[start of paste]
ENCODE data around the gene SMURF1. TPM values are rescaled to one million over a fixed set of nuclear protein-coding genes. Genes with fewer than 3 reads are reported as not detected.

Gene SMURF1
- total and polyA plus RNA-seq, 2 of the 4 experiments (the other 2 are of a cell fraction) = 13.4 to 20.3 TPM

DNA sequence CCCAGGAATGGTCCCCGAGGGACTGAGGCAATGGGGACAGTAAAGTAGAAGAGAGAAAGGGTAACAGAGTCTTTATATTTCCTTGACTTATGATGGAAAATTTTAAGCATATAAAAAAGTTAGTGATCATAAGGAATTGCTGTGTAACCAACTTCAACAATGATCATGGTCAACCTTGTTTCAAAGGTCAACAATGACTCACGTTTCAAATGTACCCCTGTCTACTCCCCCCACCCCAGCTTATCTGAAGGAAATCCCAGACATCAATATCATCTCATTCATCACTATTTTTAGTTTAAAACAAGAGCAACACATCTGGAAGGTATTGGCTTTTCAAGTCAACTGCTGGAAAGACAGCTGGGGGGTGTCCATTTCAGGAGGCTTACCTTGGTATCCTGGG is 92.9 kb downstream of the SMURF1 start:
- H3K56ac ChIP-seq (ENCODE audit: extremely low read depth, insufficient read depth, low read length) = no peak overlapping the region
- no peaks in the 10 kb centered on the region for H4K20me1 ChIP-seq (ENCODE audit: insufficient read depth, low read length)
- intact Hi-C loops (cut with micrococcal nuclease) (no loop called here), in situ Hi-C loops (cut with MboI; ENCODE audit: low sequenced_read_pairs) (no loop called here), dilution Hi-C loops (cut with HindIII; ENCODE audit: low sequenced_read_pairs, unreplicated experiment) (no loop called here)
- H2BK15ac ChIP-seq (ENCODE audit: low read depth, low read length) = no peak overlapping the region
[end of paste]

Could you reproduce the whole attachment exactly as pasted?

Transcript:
ENCODE data around the gene SMURF1. TPM values are rescaled to one million over a fixed set of nuclear protein-coding genes. Genes with fewer than 3 reads are reported as not detected.

Gene SMURF1
- total and polyA plus RNA-seq, 2 of the 4 experiments (the other 2 are of a cell fraction) = 13.4 to 20.3 TPM

DNA sequence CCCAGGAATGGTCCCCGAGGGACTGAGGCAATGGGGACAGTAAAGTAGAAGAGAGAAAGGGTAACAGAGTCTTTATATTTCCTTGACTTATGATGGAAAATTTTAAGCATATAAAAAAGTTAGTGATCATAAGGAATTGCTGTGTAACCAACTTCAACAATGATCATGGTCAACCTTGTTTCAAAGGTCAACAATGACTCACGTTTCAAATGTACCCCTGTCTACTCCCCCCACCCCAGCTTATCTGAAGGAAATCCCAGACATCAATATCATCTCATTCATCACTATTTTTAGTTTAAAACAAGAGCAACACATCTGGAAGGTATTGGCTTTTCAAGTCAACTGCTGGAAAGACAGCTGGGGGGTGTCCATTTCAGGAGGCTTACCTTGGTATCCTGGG is 92.9 kb downstream of the SMURF1 start:
- H3K56ac ChIP-seq (ENCODE audit: extremely low read depth, insufficient read depth, low read length) = no peak overlapping the region
- no peaks in the 10 kb centered on the region for H4K20me1 ChIP-seq (ENCODE audit: insufficient read depth, low read length)
- intact Hi-C loops (cut with micrococcal nuclease) (no loop called here), in situ Hi-C loops (cut with MboI; ENCODE audit: low sequenced_read_pairs) (no loop called here), dilution Hi-C loops (cut with HindIII; ENCODE audit: low sequenced_read_pairs, unreplicated experiment) (no loop called here)
- H2BK15ac ChIP-seq (ENCODE audit: low read depth, low read length) = no peak overlapping the region